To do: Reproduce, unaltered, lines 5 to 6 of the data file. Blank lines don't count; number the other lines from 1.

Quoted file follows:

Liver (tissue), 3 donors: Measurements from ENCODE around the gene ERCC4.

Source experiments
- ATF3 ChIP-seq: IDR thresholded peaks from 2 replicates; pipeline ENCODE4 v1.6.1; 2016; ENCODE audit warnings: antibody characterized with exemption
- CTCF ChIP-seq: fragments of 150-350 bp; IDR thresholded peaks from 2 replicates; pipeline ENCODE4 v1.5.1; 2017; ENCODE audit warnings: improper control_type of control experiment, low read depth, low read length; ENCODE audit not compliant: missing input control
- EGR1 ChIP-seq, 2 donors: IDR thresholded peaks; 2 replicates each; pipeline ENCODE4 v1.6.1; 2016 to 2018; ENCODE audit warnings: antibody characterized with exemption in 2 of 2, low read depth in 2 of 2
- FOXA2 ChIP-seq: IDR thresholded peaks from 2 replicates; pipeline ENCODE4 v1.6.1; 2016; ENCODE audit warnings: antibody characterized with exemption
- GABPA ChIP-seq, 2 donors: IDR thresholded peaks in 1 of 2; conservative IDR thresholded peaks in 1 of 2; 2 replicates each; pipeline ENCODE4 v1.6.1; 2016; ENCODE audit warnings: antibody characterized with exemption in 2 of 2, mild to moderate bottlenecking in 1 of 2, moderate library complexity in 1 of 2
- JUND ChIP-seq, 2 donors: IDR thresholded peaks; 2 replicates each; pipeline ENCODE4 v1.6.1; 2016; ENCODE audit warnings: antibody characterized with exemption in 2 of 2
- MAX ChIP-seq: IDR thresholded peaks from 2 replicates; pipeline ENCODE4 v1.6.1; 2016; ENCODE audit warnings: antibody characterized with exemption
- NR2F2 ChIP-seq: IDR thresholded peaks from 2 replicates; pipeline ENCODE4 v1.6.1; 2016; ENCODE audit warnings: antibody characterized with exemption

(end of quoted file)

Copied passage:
- EGR1 ChIP-seq, 2 donors: IDR thresholded peaks; 2 replicates each; pipeline ENCODE4 v1.6.1; 2016 to 2018; ENCODE audit warnings: antibody characterized with exemption in 2 of 2, low read depth in 2 of 2
- FOXA2 ChIP-seq: IDR thresholded peaks from 2 replicates; pipeline ENCODE4 v1.6.1; 2016; ENCODE audit warnings: antibody characterized with exemption